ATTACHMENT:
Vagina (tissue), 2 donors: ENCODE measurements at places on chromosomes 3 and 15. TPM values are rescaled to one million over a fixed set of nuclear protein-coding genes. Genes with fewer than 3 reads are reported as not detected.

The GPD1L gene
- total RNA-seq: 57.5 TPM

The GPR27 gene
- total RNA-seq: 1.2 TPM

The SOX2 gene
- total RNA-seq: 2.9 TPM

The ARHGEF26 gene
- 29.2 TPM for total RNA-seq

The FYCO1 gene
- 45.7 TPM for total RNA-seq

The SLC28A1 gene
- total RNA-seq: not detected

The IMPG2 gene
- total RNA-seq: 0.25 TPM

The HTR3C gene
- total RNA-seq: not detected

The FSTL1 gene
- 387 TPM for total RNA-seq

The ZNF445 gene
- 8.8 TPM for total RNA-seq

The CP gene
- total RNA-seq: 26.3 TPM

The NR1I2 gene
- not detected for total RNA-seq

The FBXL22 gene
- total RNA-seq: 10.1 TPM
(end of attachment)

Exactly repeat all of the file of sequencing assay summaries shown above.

Vagina (tissue), 2 donors: ENCODE measurements at places on chromosomes 3 and 15. TPM values are rescaled to one million over a fixed set of nuclear protein-coding genes. Genes with fewer than 3 reads are reported as not detected.

The GPD1L gene
- total RNA-seq: 57.5 TPM

The GPR27 gene
- total RNA-seq: 1.2 TPM

The SOX2 gene
- total RNA-seq: 2.9 TPM

The ARHGEF26 gene
- 29.2 TPM for total RNA-seq

The FYCO1 gene
- 45.7 TPM for total RNA-seq

The SLC28A1 gene
- total RNA-seq: not detected

The IMPG2 gene
- total RNA-seq: 0.25 TPM

The HTR3C gene
- total RNA-seq: not detected

The FSTL1 gene
- 387 TPM for total RNA-seq

The ZNF445 gene
- 8.8 TPM for total RNA-seq

The CP gene
- total RNA-seq: 26.3 TPM

The NR1I2 gene
- not detected for total RNA-seq

The FBXL22 gene
- total RNA-seq: 10.1 TPM